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> One very important gap that UNCTAD is identifying in the report is that "we don't know much frankly about South-South cooperation."
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> He highlighted that there is a risk that less inclusive and less universal organisations of a regional or plurilateral nature will try to start to monitor non-Members. "And since UNCTAD has a universal membership and has a magnificent statistical capacity, we are happy to shoulder this responsibility."
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> Also speaking at the report's launch, Dr Kituyi said that "we as an organisation pride ourselves by our ability to be ahead of the curve."
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> According to UNCTAD, by focussing on the SDGs, this year's report puts numerical values on roughly a third of the Goals' 230 indicators.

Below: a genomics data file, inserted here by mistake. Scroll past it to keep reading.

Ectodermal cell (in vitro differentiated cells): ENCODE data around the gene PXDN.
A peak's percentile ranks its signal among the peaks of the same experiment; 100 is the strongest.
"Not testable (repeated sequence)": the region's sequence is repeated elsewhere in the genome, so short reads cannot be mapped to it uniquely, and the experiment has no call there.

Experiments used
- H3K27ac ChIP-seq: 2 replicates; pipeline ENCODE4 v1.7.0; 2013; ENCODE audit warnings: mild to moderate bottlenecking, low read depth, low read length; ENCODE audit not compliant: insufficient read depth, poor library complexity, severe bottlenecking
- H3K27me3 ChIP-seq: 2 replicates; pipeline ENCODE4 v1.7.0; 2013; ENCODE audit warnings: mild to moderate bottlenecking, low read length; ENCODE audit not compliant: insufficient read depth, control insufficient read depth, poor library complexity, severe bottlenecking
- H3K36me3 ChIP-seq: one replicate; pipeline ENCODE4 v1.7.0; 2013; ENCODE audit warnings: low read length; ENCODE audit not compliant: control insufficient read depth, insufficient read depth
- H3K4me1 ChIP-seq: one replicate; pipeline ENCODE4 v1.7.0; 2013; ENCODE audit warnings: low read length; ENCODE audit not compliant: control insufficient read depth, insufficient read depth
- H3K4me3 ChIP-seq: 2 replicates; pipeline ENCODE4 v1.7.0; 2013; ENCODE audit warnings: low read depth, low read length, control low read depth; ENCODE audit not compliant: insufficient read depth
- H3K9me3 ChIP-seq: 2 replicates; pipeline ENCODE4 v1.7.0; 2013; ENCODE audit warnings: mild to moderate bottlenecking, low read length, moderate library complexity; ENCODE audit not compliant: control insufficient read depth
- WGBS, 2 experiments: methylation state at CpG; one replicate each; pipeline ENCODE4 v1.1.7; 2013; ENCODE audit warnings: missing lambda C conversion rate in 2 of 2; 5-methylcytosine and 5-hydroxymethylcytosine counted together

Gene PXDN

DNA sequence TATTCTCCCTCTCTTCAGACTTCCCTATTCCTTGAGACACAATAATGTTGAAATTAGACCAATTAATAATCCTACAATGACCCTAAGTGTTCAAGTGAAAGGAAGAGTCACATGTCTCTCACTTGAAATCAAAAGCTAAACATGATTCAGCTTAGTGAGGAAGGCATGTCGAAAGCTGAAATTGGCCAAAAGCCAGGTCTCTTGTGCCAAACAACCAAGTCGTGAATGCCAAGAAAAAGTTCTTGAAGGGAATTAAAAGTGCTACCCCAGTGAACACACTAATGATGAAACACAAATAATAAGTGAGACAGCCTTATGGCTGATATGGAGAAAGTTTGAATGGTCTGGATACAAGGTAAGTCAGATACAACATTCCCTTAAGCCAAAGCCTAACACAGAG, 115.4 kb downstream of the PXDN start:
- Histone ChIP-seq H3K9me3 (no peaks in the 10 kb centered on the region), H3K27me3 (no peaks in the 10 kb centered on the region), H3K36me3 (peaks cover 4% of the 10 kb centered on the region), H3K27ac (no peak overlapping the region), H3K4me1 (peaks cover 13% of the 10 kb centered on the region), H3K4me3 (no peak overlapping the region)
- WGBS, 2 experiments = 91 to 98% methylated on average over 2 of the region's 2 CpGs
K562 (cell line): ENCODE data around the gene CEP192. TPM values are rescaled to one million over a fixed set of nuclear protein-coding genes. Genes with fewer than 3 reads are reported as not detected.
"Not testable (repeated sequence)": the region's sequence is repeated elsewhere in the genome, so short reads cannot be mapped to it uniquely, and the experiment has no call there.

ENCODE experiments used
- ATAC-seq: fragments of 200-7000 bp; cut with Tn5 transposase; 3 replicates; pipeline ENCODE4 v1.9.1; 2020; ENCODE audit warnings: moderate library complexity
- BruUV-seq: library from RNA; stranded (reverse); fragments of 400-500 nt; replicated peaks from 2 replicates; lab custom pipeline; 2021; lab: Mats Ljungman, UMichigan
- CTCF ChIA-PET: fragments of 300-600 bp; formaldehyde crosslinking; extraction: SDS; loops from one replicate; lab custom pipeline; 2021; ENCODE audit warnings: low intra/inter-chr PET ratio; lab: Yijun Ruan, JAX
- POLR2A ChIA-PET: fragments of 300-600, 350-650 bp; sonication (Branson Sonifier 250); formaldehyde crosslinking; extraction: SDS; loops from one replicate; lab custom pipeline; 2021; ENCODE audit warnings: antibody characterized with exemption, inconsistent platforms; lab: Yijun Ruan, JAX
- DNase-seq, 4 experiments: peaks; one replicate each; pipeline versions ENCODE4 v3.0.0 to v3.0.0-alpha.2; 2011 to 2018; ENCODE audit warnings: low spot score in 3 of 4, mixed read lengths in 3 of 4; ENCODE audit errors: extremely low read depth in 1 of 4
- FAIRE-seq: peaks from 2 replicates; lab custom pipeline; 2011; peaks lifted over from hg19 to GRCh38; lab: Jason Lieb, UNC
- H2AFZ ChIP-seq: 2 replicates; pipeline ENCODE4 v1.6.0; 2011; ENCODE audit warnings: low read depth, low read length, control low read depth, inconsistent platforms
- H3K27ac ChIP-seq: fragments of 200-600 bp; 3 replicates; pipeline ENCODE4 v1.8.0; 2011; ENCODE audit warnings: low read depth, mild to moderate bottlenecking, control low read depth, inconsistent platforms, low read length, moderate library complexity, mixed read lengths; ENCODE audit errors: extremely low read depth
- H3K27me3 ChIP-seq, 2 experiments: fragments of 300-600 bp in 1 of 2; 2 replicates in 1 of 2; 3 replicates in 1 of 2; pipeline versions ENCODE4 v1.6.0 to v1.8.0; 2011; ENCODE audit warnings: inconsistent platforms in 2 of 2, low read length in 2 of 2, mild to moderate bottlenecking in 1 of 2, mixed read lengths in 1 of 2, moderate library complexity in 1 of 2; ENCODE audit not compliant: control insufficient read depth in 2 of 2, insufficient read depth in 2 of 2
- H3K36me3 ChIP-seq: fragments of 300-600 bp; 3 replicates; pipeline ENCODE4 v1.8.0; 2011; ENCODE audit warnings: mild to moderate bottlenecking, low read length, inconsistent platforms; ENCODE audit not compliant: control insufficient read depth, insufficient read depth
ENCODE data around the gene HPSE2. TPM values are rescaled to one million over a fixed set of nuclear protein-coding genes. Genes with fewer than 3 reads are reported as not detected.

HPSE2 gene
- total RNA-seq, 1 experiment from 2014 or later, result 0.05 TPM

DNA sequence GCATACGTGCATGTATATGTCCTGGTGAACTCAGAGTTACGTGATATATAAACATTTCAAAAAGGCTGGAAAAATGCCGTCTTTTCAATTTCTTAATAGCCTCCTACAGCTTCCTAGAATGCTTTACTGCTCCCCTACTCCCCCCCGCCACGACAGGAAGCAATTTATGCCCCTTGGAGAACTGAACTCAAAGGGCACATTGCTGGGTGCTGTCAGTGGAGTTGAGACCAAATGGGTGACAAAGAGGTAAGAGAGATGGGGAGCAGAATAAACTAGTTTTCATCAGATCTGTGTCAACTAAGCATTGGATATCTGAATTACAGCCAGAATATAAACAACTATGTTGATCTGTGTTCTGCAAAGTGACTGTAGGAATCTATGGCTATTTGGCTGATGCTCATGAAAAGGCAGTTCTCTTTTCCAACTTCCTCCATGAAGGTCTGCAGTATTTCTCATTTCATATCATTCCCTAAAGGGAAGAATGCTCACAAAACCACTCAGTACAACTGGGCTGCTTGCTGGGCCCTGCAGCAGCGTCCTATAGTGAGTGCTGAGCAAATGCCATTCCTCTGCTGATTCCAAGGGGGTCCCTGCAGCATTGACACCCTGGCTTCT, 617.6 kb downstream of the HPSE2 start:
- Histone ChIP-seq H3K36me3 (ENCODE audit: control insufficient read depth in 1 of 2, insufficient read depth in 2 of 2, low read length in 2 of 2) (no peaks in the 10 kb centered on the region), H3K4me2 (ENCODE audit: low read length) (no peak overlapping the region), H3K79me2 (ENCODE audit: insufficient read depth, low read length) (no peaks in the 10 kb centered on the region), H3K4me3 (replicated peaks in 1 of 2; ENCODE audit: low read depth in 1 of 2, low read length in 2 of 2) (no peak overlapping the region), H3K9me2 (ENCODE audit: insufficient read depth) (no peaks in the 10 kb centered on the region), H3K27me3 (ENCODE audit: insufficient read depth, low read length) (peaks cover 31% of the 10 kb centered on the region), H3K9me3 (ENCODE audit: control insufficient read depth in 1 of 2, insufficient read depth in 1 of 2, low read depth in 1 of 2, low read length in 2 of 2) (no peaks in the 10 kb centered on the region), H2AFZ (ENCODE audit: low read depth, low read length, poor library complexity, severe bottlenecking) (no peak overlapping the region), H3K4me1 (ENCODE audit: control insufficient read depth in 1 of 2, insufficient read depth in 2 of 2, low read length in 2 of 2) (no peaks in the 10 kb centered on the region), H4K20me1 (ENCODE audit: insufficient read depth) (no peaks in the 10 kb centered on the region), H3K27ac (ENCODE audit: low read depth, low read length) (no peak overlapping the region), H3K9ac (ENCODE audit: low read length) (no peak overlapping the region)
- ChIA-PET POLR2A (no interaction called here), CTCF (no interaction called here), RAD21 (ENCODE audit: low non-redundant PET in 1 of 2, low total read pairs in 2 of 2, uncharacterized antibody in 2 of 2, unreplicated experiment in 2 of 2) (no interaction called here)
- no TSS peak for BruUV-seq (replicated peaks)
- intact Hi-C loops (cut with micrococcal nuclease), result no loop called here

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> Referring to SDG Target 17.2 on ODA commitments, the report said that the need to establish a stable flow of ODA was recognized as far back as the 1960s.
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> In fact, a target of official flows equivalent to 0.75 per cent of each developed country's gross national product (GNP) was initially adopted at the second conference of UNCTAD in New Delhi in 1968. This proposal was accepted by most, but not all, developed countries.
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> But after further negotiations, this initiative was approved by the United Nations General Assembly on October 1970, although the target was lowered to 0.7 per cent of GNP.
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> Following a period of decline and stagnation in the 1990s, despite a call for renewed efforts from the Monterrey Consensus on Financing for Development (in 2003), registered ODA flows to developing countries increased significantly in the 2000s, said the report.